Ladies: Divorced, attractive male, 35, seeks sexy female for fun and possible relationship. No escorts or "professionals" need respond. Not looking to support you, just want some fun. Please send recent photo of you.
Ladies: if you have or ever had a penis of your own, read no further. Completely straight, not even bi-curious guy seeks natural-born female for friendship, relationship, conversation, whatever. No calls from dudes will be returned. Seriously. No dudes.
Poor, but working divorced male, 35, not a sugar daddy, seeks real woman for friendship and fun. Age and appearance not important, just please be real.
Single female dog owner, not into BDSM or bestiality, seeks actual, real man with a job of his own who is not looking for a mommy. Occupation unimportant, as long as you live on your own and can clean up after yourself. Must get along with my Rottweilers. Must be intelligent enough to hold a conversation. Alternatively, seeking opposite of above who is a fan of "The Most Dangerous Game."
Thank you for reading.
If you liked Personal, check out
My good friend and occasional writing collaborator, Amber Jerome~Norrgard, is putting together a wonderfully worthy project to help raise money to fight the worst C-word on earth. And she needs submissions from talented authors.
Please read this guest post and submit to Amber according to her instructions at the end.
I’m going to cut to the chase with this one: If I had one wish, it would be for the eradication of Cancer.
Cancer is a nasty fucker. Cancer has taken from me more people than I can count on my hands. It is a disease that takes: lives, time, joy.
I myself had my own little battle with it back in late 2001: Following his instincts, my OBGYN ordered a pap-smear, a test I wasn’t due to take again for another eight months. The result? A very aggressive form of cervical cancer that if I’d waited the next eight months (like I’d been scheduled to) to have to test ran, it would have been too late for me. I not only would have lost my cervix, but most likely my life as well.
I’ve watched loved ones battle the illness. I’ve seen the devastation of friends losing their six-year-old son to the illness, when his biggest worry should have been what book his Kindergarten teacher was going to read the next day. Some have won their fight, more often than not, I’ve been the recipient of a phone call from a family member or friend telling me that we had lost yet another part of our hearts and souls to the illness.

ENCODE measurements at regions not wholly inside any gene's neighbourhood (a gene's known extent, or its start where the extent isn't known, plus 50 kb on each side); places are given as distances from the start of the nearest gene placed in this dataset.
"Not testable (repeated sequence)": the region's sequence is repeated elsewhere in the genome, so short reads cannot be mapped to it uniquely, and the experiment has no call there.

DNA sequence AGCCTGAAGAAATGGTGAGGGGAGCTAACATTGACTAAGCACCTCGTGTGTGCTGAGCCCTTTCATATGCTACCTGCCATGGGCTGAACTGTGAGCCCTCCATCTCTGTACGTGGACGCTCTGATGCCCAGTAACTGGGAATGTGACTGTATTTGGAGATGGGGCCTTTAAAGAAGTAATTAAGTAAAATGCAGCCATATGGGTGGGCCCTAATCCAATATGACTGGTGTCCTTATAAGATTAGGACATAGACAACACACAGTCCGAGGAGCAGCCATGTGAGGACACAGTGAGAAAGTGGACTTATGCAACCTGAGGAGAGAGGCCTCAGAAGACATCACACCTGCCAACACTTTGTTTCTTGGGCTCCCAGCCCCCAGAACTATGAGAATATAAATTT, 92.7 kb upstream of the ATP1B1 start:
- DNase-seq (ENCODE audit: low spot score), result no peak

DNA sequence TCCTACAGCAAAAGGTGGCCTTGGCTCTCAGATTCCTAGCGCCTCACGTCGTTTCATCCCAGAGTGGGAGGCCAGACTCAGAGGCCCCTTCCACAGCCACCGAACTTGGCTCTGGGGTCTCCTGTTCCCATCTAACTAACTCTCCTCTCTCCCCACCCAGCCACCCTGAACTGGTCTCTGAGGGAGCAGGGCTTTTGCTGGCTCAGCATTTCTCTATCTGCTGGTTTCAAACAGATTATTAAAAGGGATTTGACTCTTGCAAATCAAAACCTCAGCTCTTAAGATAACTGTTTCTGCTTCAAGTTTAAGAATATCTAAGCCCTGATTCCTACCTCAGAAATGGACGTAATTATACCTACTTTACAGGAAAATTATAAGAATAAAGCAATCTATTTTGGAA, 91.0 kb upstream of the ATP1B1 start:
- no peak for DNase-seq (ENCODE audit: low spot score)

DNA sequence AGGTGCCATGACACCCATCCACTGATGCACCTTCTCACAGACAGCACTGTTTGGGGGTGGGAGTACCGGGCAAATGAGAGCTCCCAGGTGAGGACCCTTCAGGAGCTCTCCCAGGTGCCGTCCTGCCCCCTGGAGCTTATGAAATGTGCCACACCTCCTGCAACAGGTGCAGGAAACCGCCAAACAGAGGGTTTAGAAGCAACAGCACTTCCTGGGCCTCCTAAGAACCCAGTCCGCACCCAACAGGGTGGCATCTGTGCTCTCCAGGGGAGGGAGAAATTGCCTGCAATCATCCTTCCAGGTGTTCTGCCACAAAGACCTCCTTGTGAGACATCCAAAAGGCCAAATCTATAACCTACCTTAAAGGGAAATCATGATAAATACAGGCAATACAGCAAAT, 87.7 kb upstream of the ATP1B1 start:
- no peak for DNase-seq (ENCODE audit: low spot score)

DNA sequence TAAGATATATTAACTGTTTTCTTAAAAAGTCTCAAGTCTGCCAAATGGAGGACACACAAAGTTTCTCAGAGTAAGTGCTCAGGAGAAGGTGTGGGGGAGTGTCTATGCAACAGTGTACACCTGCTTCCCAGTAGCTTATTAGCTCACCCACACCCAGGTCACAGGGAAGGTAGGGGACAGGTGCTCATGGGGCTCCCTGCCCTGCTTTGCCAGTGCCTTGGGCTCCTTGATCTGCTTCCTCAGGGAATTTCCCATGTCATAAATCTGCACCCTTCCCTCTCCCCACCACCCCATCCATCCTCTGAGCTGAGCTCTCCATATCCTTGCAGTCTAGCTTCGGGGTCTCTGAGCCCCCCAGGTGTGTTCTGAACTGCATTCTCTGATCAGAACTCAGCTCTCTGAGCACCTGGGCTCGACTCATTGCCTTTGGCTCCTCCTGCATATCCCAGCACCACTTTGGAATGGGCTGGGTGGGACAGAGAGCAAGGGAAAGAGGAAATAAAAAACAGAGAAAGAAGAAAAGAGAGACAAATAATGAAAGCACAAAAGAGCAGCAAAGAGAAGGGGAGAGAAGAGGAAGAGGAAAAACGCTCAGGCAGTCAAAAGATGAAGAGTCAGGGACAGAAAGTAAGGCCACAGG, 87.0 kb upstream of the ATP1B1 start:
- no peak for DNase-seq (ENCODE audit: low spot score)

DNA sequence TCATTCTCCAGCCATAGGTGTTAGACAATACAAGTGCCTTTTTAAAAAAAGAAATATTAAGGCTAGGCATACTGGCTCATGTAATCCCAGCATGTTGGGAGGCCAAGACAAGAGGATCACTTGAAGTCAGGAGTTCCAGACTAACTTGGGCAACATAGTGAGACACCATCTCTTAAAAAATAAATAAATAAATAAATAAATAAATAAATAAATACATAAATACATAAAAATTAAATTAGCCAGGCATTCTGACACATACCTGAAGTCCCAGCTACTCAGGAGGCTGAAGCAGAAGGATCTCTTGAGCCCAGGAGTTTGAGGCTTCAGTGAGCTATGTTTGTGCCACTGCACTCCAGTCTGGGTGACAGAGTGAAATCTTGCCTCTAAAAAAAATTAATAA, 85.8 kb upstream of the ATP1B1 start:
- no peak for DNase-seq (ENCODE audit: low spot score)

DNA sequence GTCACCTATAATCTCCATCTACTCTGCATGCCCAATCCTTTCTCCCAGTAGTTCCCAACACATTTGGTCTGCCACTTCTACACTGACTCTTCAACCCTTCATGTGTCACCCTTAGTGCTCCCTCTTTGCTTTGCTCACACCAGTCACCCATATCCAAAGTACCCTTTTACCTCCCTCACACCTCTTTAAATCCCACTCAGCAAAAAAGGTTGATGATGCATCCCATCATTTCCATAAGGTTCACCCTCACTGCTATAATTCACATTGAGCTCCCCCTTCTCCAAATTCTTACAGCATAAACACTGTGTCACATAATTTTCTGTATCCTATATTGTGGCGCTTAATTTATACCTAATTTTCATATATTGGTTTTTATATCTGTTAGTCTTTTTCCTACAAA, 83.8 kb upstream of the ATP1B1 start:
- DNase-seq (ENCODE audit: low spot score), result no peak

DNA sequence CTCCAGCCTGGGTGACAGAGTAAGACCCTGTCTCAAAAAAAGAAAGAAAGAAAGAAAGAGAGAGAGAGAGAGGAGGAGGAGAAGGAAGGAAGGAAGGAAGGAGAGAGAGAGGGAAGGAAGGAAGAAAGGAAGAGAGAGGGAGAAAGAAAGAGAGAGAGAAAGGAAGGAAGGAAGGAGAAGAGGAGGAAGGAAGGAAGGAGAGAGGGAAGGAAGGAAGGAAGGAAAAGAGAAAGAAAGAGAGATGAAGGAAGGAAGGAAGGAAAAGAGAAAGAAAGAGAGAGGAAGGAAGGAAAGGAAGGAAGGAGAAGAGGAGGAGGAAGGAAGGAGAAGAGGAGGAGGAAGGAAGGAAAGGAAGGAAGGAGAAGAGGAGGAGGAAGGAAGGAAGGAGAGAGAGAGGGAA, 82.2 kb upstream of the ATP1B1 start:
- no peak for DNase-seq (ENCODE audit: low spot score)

So you can imagine I didn’t react too well when I found out my dear friend Melissa Graham was diagnosed with breast cancer (in fact, I threw my mouse across the room in anger, which was only made worse by the fact the damn thing was attached to my computer by a cord and snapped back and smacked me on my own breast).
I was blessed to meet Melissa through Babycenter.com’s message boards when I was pregnant with my oldest child in 2004. Melissa was a source of information on all things newborn and baby related, and we quickly developed a friendship via the internet. Every woman has a go-to friend when they’re pregnant and going through the newborn period, Melissa became mine. She was always available for a chat, always responded to my questions as quickly as she could, and always gave me a laugh one way or another.
So I’m pissed off. And I wish I could do something. But Melissa lives several states away, and as much as I’d love to hop on over and help her out by being there for her by helping with dinner or housework or taking her daughter to and from school, distance makes that impossible for me to do.